The eerie silence surrounding the release of Disney’s latest animated film Strange World (2022) underscores the studio’s hesitancy to publicly support diverse representation in children’s media. Starkly contrasting the overwhelming publicity of other Disney films like Encanto (2021), Strange World has largely remained under the radar following its release in November of 2022. Box office sales were underwhelming to say the least, despite the film’s hundred-million-dollar budget. Even with a star-studded cast—including Jake Gyllenhaal and Lucy Liu—the film was a resounding flop, despite having good reviews and a great audience reception. Was the film simply bad or did the lack of publicity play a sinister role in its disappointing performance?
Strange World uses multiple animation styles and a metafictional structure to create its story in a new and interesting way. The first scene uses a unique black-and-white vintage lens to picture Avalonia, a fictional land imprisoned by the steep mountains that surround it. Jaeger and Searcher Clade (Dennis Quaid and Jake Gyllenhaal)—the father and son duo prophesied to one day save Avalonia—are then introduced in a funky cartoon-style montage with a quirky theme song that commemorates their adventures. It is worth noting that from the get-go, it is clear that Avalonia and the Clades are entirely fictional. Strange World is the title of a comic book within the movie, and the events that unfold are merely pages from that book. This metafictional set up adds an intriguing dimension to the film, and the incorporation of pop art graphics nicely supports the retro comic book vibe.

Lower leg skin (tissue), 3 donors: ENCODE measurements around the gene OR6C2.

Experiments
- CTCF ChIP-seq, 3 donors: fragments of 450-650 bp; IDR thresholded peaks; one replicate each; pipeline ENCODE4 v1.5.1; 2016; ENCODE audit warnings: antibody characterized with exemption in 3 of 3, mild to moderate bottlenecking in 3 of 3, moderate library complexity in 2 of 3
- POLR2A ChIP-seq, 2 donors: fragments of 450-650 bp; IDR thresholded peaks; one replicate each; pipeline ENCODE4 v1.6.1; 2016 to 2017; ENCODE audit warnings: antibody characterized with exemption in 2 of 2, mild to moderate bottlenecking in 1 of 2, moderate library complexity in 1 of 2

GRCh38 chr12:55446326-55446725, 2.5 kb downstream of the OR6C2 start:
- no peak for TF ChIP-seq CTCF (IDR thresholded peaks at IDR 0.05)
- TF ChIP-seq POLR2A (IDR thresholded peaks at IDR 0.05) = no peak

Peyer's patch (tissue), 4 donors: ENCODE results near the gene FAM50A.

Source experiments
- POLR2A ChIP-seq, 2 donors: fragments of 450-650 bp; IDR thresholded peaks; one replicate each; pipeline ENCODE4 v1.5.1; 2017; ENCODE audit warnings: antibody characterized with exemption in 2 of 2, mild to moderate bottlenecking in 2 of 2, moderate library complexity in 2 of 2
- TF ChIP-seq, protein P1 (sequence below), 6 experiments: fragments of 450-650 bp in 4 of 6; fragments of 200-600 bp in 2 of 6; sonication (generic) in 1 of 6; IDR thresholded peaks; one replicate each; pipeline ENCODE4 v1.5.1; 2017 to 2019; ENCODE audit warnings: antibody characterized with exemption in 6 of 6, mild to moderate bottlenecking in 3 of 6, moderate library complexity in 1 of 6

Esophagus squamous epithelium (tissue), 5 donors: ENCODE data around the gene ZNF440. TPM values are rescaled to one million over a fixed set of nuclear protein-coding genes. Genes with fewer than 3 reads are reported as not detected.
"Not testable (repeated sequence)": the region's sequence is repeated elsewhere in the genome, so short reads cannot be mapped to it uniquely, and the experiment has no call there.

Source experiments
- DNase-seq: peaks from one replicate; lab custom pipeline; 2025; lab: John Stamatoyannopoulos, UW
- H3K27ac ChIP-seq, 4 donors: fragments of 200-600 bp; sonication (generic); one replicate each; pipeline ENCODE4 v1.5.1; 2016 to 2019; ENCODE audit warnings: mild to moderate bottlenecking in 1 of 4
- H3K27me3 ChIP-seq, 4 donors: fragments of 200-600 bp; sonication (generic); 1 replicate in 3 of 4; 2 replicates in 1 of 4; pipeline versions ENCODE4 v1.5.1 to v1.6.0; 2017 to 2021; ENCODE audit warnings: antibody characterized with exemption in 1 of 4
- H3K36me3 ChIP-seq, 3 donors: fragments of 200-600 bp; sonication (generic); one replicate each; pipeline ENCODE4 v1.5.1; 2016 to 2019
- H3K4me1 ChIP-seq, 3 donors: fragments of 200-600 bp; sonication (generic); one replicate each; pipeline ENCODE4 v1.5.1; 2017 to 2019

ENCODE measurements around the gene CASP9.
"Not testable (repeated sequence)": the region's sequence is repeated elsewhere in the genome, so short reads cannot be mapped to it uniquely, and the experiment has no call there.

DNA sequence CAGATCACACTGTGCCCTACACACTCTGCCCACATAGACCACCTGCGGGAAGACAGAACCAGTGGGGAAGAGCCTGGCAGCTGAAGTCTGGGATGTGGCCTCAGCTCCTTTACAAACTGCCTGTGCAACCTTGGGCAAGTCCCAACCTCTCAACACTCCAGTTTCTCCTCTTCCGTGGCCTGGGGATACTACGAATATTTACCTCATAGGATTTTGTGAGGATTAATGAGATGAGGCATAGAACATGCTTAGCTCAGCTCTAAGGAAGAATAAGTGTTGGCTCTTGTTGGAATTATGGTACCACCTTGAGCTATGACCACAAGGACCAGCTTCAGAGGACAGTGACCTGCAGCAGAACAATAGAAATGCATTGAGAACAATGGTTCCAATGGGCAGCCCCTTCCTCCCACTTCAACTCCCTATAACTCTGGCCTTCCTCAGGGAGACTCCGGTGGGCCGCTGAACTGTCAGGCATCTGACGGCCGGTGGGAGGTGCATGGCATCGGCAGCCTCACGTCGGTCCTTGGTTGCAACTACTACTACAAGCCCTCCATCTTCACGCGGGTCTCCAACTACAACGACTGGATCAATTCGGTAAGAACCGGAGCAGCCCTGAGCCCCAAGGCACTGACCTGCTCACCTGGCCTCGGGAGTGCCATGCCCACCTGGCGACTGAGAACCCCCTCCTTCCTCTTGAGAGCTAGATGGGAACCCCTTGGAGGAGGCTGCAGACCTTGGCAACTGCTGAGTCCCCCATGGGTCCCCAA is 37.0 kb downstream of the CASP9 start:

The animation then transitions into a more realistic three-dimensional form, more akin to Disney’s recent animations. The artistic style is highly reminiscent of Wreck-It Ralph (2012), especially the use of bright, almost neon colors to emphasize fantastical and otherworldly elements. However, that is not the only similarity Strange World shares with other Disney films. The bulk of the movie is a combination of successful previous Disney animated films more than anything else. The concept of the Avalonians unknowingly living on a creature-turned-island echoes the motif of Te Fiti in Moana (2016). In both films, the heart of that supernatural being is an integral plot point. In Strange World, the heart of the turtle had to be saved, just like the heart of Te Fiti had to be restored in Moana. Furthermore, the common tropes of mending a father-son relationship, searching for a true purpose in life, and making a grand sacrifice for the greater good have been done numerous times, and arguably done better. Jaeger and Searcher’s relationship is mended almost instantaneously, despite Searcher’s resentment towards his father and their decade-long estrangement. The fact that Jaeger and Ethan (Jaboukie Young-White), Searcher’s son, get along so well makes their dynamic seem rushed and intentional as well. The unoriginal and weak plot makes Strange World predictable and unengaging at times.